Imagine: Why parents need meditation or the art of stillness, in a chaotic life

If there is a niggling voice saying to you right now, “All this is rubbish! I can barely go through the day and she is asking me to become a Buddha”, listen to that voice, smile and then let it go.

 

meditation

 

“In an age of constant movement, nothing is more urgent than sitting still.”

You know those annoying people who cannot stop talking about meditation and how it can transform the way we live and relate to the world? Well, I am one of them. Unapologetically so and yes, my friends, colleagues and family start rolling their eyes every time I start this evangelical spiel or look around furtively for the nearest exit.
I know many of you parents with little kids might be throwing up your hands in the air with, “Where’s the time?” Trust me, one thing parents need in their chaotic life is some time for themselves when they can just be still, even if it is for five minutes. If you have not done this before, you might dismiss it with “Not my cup of tea!” Fair enough, but let’s take this analogy one step further as in this day and age when there is this mind-boggling range of tea available for each person’s palate, whim and fancy, there is nothing like, “Not my cup of tea.” Similarly, there is no one-size-fits-all in meditation and let’s see what will work for you.

Breathing

Find a comfortable position, close your eyes and just focus on your breathing. There is no need to make it deep and slow, just breathe naturally, and in time you will notice that it will slow down. You could focus on the rise and fall of your abdomen, the rush of air in your throat or the tickling feeling in your nostrils. To give yourself an anchor, you could count your breaths from one to hundred. Be mindful of any thoughts that come up and stay curious but do not engage with them.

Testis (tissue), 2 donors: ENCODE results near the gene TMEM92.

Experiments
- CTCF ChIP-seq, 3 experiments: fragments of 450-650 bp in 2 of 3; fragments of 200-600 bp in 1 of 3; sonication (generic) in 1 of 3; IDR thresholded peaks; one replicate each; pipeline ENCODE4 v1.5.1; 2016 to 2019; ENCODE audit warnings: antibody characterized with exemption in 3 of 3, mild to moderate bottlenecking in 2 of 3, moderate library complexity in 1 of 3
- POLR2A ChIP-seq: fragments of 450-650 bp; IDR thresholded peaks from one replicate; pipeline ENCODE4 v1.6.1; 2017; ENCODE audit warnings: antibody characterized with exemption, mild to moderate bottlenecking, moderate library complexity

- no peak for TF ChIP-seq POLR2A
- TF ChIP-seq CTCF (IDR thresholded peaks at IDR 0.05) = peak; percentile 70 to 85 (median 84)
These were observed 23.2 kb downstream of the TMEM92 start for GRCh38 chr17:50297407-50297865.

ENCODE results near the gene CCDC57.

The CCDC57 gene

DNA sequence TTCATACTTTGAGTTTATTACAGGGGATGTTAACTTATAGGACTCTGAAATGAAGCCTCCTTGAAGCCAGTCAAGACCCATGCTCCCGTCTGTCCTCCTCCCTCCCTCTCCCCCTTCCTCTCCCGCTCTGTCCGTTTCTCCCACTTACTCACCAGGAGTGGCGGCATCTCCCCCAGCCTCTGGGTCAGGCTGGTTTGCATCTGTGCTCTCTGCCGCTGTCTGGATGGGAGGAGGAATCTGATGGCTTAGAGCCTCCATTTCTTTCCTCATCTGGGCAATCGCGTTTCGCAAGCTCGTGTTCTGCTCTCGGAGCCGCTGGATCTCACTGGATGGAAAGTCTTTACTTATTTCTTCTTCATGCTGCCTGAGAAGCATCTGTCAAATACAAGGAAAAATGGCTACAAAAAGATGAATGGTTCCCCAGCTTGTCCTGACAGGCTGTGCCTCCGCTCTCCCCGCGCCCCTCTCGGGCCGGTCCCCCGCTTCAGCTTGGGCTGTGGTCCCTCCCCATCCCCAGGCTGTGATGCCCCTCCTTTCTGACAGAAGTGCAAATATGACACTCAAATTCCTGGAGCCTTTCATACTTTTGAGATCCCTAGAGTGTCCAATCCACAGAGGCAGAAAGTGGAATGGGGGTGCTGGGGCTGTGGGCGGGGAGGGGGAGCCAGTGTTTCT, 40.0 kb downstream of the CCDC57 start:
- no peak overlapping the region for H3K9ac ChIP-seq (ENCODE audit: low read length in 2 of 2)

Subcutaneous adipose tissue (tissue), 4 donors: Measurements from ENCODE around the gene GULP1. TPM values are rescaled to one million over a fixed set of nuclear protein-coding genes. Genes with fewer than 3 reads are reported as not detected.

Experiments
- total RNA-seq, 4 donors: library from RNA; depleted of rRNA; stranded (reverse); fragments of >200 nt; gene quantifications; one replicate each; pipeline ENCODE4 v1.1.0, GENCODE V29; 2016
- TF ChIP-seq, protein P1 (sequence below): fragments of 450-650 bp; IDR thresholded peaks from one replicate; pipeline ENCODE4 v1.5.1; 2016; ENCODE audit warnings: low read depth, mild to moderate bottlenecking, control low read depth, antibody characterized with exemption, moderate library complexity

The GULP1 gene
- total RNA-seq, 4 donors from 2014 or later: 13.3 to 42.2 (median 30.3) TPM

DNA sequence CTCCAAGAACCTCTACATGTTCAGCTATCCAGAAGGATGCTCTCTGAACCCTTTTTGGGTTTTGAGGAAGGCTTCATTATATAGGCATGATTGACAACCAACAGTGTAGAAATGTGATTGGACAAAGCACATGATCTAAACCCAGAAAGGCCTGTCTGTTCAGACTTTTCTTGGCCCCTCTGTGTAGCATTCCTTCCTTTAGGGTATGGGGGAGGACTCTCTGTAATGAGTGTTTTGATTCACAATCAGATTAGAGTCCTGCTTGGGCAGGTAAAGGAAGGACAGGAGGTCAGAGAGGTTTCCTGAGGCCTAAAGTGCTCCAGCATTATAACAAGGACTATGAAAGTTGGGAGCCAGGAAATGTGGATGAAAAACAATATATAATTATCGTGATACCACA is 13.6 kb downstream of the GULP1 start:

Inside out

One thing that helps me meditate is what Eckhart Tolle, spiritual teacher and author of The Power of Now and A New Earth, calls ‘feeling your body from inside-out’. Focus on your right foot, even with your eyes closed. Can you feel the sensation inside it? Disengage from every other part of the body and feel that sensation. Slowly scan the rest of your body, one part at a time from the inside out. Just become aware of the sensations — heaviness, tingling, pinching, burning or cold sensation. As you breathe in and out, lose the shape of your body and see all the sensations as a cloud. Let your rhythmic breath loosen the tightness around these sensations so that the heavy cloud feels lighter and makes you feel as if you are floating.

Metta or Buddhist loving-kindness meditation

This is one of my favourite forms of meditation and I do it almost every day. In this, while meditating, we practice self-compassion; only when we are compassionate towards ourselves can we be compassionate towards others:

Self: As you breathe gently, infuse your body with loving kindness. Allow warm feelings of love and acceptance to flow through your body, open your heart and feel the compassion at a cellular level with “May I be happy, may I be safe, may I be healthy and may I live in peace”. (You can say anything that directs warmth and acceptance to your own self.)

Loved ones: Now, visualise one or more people you are close to, whose presence gives you a sense of joy. Open your heart and direct the same messages to them.

Neutral person: Now, bring into your awareness somebody for whom you have neutral feelings and send loving kindness to that person.

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